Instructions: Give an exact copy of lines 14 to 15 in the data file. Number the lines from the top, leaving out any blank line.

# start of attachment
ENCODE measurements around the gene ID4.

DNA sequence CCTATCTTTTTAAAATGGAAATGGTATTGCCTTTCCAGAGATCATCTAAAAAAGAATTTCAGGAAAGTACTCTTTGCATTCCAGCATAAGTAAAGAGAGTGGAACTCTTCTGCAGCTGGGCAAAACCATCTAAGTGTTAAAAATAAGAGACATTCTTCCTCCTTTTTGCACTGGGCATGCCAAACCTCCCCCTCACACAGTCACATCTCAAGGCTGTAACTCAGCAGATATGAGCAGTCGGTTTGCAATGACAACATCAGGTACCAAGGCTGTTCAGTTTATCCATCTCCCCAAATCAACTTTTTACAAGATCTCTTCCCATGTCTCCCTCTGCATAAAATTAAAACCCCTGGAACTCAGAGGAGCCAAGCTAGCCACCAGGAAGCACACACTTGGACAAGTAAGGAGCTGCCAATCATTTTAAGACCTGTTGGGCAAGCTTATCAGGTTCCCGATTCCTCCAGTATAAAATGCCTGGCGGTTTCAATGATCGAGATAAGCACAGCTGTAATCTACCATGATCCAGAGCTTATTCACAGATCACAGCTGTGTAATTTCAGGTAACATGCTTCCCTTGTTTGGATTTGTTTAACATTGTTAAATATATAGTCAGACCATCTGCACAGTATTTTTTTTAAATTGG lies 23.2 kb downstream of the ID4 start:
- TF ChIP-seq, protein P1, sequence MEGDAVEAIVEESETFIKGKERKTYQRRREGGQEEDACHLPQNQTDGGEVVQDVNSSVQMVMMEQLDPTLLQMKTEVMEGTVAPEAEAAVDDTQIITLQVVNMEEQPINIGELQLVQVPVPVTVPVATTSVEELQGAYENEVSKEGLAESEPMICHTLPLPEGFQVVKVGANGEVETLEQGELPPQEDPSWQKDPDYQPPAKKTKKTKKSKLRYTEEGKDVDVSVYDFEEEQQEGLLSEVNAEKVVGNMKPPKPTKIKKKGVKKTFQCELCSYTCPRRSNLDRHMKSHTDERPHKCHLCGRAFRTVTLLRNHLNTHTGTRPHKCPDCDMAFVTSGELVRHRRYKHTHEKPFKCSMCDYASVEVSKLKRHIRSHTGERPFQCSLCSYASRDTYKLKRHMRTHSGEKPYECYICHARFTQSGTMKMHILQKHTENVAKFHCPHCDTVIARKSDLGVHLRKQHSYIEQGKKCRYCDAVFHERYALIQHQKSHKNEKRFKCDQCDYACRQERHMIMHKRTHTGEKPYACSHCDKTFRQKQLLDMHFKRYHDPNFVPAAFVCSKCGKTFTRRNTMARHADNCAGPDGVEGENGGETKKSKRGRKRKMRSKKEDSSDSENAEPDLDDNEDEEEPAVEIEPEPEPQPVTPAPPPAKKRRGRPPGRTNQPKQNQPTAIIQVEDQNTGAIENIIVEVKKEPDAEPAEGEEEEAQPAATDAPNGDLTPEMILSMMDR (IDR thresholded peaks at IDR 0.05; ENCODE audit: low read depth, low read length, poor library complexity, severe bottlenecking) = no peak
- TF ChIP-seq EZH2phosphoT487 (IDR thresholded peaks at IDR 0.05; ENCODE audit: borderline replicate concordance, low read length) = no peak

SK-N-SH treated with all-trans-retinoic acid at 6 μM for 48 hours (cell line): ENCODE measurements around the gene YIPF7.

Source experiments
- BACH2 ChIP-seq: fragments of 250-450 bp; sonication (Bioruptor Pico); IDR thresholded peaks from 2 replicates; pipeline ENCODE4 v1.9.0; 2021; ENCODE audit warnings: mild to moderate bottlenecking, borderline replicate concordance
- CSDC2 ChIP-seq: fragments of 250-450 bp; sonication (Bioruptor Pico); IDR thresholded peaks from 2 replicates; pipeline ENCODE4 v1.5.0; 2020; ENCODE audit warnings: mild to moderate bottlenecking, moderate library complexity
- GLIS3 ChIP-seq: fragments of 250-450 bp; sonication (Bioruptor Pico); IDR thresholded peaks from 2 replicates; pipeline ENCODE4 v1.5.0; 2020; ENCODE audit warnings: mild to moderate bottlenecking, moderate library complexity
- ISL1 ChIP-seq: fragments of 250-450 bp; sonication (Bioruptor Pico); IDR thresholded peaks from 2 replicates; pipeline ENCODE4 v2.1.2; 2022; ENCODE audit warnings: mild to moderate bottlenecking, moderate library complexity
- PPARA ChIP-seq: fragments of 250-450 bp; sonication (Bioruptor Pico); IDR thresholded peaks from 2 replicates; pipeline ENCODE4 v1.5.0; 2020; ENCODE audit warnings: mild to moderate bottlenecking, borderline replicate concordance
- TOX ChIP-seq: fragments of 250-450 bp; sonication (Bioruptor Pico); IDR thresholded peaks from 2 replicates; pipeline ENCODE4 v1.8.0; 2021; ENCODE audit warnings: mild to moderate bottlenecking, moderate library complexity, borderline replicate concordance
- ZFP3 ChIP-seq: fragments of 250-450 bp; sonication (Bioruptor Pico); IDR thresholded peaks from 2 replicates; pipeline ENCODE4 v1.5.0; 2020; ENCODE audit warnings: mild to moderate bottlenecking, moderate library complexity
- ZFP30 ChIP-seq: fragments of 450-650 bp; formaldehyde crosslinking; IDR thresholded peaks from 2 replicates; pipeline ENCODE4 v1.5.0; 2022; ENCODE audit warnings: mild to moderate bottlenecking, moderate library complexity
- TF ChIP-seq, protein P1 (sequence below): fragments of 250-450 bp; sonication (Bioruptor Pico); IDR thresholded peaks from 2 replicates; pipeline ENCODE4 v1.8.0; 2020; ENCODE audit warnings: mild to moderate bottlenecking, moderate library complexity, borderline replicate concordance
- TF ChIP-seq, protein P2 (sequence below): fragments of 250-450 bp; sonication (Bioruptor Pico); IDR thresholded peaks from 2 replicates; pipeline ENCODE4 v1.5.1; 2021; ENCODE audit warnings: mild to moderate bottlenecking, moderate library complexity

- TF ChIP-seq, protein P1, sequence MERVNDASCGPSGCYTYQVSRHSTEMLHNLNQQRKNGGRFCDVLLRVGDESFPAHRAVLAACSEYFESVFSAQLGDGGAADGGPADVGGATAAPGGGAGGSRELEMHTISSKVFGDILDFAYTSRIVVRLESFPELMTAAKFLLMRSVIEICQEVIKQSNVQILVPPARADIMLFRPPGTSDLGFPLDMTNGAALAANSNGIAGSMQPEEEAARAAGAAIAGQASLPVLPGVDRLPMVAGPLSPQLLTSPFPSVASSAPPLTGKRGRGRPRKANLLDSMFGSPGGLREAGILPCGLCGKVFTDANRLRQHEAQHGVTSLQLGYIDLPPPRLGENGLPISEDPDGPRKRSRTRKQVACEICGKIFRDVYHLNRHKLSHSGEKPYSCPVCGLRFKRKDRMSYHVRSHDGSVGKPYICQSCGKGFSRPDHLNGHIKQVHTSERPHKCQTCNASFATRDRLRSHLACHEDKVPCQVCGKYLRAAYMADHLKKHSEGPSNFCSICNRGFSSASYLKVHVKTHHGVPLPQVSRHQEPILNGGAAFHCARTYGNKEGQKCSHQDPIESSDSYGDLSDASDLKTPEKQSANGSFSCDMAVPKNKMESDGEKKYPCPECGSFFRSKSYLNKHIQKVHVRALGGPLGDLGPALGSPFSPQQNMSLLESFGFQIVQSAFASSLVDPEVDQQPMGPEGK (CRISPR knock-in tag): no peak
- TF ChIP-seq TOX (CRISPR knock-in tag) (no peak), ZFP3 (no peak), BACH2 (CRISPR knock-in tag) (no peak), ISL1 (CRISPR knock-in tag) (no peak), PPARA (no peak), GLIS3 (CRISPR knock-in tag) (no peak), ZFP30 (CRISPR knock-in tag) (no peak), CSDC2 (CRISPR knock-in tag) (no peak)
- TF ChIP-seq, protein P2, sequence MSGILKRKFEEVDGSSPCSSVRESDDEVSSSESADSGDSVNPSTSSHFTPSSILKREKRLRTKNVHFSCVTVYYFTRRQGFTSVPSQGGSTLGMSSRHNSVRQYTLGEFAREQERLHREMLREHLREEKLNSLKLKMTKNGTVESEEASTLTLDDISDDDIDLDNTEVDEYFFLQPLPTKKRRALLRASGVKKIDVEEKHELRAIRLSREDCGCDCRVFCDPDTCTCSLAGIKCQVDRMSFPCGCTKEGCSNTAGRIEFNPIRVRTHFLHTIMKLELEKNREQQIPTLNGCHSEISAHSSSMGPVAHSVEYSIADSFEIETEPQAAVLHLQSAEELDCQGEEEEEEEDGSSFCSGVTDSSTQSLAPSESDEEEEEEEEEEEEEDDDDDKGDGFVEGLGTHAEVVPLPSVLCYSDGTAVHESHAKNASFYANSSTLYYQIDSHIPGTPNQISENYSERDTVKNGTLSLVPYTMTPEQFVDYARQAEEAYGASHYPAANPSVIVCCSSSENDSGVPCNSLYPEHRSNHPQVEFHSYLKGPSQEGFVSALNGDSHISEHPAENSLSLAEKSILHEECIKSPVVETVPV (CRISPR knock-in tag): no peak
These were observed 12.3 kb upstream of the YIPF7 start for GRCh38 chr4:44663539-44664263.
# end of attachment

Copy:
- ZFP30 ChIP-seq: fragments of 450-650 bp; formaldehyde crosslinking; IDR thresholded peaks from 2 replicates; pipeline ENCODE4 v1.5.0; 2022; ENCODE audit warnings: mild to moderate bottlenecking, moderate library complexity
- TF ChIP-seq, protein P1 (sequence below): fragments of 250-450 bp; sonication (Bioruptor Pico); IDR thresholded peaks from 2 replicates; pipeline ENCODE4 v1.8.0; 2020; ENCODE audit warnings: mild to moderate bottlenecking, moderate library complexity, borderline replicate concordance